Frequently Asked Questions
What is a chiropractic adjustment?
An adjustment is a high speed low force thrust applied to a specific joint. Think of it as a stretch. The difference between the stretch a chiropractor gives you and the stretch a physical therapist or athletic trainer gives you is in the speed and force. If you have ever been stretched by a physical therapist or trainer than you know there is a significant degree of force and discomfort associated with it. When a chiropractor stretches or "adjusts" you the high speed of the maneuver fires a specific type of nerve within the muscles surrounding the joint. This causes the muscles to relax for a moment and gives a more comfortable and more effective stretch.
Is chiropractic care safe?
In 2003 Dr. William J. Lauretti published an article in the journal of the American Chiropractic Association. The article was titled Chiropractic Risks and in it he summarized hundreds of studies which dealt with different treatment alternatives for neck pain. The study concluded that the mortality rate associated with anti-inflammatory medication was more than double that of chiropractic manipulation of the neck. The sources for his statistics were reputable medical journals, medical schools, hospitals and government studies. Click here for a PDF transcript of the article along with all cited sources.
What type of training is required to become a chiropractor?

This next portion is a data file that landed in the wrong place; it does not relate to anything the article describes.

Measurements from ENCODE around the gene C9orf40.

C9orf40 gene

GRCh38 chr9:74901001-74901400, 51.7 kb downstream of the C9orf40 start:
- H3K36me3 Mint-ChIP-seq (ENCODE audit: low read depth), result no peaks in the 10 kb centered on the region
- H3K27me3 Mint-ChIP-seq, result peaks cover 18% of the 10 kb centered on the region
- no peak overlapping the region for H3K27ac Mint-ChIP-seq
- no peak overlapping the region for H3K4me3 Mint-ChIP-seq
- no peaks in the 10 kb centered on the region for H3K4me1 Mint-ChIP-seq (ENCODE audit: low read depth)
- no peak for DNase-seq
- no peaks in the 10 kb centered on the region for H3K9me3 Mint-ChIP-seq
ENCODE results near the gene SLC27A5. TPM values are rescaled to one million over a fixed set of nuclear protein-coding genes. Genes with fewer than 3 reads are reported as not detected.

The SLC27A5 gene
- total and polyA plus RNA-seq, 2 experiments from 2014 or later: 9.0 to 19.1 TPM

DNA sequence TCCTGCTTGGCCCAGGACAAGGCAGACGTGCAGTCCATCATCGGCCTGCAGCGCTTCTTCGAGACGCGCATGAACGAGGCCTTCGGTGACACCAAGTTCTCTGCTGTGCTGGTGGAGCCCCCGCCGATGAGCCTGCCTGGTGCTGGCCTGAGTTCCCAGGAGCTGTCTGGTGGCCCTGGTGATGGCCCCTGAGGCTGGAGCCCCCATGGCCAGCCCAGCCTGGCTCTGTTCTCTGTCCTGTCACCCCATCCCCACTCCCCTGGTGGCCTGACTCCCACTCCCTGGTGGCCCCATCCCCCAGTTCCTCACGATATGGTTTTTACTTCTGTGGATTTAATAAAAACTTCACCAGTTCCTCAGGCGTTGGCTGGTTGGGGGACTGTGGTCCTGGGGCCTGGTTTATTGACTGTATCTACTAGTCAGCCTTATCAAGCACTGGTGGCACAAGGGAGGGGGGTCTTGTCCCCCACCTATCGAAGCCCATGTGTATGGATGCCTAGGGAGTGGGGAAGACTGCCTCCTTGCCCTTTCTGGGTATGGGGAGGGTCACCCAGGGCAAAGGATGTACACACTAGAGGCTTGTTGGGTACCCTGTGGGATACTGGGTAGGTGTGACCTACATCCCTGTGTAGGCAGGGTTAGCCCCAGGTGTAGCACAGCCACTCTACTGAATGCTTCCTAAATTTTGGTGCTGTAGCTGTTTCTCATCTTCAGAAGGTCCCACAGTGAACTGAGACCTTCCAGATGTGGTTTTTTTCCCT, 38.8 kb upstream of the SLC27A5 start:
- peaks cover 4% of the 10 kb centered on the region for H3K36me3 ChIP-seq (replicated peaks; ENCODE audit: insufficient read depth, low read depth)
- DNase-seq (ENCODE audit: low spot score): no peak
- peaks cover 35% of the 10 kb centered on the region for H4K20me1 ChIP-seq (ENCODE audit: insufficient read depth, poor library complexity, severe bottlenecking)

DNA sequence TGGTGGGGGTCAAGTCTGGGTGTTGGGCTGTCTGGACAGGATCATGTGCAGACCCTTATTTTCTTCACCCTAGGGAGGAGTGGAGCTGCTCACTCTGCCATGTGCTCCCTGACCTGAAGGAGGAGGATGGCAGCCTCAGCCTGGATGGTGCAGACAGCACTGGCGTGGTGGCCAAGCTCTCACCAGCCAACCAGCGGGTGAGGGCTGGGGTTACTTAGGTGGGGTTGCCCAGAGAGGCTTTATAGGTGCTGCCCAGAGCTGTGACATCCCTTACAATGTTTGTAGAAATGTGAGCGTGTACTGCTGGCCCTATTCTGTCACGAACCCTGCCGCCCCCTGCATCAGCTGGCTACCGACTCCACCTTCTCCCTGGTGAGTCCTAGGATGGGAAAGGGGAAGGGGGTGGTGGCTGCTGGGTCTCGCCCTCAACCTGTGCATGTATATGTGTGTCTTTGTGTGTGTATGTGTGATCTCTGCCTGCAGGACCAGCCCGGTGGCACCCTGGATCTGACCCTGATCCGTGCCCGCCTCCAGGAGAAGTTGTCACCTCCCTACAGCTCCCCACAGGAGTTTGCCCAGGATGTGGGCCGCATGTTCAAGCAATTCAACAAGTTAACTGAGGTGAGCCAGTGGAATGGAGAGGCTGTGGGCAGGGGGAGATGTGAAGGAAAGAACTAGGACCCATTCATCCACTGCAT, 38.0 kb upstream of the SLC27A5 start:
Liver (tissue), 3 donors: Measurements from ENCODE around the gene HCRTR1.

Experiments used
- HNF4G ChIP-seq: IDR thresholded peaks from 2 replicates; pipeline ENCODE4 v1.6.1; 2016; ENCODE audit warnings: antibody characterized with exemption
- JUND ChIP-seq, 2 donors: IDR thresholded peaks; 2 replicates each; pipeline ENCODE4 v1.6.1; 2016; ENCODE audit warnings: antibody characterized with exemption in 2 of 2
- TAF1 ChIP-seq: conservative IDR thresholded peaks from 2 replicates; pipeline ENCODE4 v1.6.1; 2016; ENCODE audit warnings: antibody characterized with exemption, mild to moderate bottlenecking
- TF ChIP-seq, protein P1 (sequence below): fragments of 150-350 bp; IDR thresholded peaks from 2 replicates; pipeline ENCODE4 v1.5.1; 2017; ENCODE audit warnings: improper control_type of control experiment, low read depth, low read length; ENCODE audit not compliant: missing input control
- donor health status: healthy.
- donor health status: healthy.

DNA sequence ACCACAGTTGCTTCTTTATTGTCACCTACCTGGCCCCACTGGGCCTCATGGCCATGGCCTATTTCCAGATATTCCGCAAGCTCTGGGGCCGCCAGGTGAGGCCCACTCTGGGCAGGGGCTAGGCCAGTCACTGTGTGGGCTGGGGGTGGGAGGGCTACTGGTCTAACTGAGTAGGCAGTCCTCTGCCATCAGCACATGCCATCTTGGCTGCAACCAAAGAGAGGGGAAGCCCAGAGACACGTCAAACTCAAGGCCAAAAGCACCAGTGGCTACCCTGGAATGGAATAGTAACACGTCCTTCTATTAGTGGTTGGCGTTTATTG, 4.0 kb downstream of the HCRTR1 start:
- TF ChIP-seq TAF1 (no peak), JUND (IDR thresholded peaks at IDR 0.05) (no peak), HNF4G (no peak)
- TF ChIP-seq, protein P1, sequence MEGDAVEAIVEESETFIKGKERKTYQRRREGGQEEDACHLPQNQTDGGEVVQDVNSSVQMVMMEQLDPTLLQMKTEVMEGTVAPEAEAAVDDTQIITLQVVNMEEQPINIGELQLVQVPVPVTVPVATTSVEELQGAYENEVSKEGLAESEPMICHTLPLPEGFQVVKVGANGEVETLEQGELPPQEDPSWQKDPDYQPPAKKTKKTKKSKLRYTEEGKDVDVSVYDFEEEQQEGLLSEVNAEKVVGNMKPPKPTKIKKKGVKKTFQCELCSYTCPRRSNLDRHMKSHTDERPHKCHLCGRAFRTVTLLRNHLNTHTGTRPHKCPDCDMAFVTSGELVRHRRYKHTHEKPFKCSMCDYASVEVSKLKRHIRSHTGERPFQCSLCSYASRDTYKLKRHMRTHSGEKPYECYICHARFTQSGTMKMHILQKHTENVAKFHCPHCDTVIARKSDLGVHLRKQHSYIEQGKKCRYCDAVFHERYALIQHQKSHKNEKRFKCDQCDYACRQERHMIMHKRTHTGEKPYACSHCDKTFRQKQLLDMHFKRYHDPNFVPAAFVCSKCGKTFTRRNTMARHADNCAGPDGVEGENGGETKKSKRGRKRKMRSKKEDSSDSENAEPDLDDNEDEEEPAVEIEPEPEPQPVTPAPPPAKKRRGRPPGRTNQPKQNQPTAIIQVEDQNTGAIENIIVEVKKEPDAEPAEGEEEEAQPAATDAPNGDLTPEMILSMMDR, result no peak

Chiropractors receive their Doctor of Chiropractic degree from a specialized chiropractic school. The entrance requirements vary slightly from school to school. All require the same pre-med coursework as medical school. The first 2 years of chiropractic school practically mirror that of the medical school curriculum. The differences are chiropractic students get more credit hours of anatomy, pathology, physiology, radiology, biochemistry and nutrition. Medical school students get more pharmacology, genetics and public health. The remainder of school for both medical and chiropractic students involves clinical rotations treating patients. Medical students do theirs in a teaching hospital while chiropractic students do theirs in clinics that are part of the chiropractic school. Chiropractic students take a four part national board exam which tests knowledge of all basic science, anatomy, radiology, diagnostic and clinical skills. Students then have to apply to the licensing board in the state in which they choose to practice in. Some states such as Florida require an additional state board exam. The Florida state board exam as well as part four of the national board has students examine, diagnose and treat patients in front of board members to prove their proficiency. If a student satisfies all chiropractic school coursework, passes all board exams and satisfies all state board requirements, he or she is granted a license from the state’s department of health as a Chiropractic Physician. The chiropractor can then begin private practice.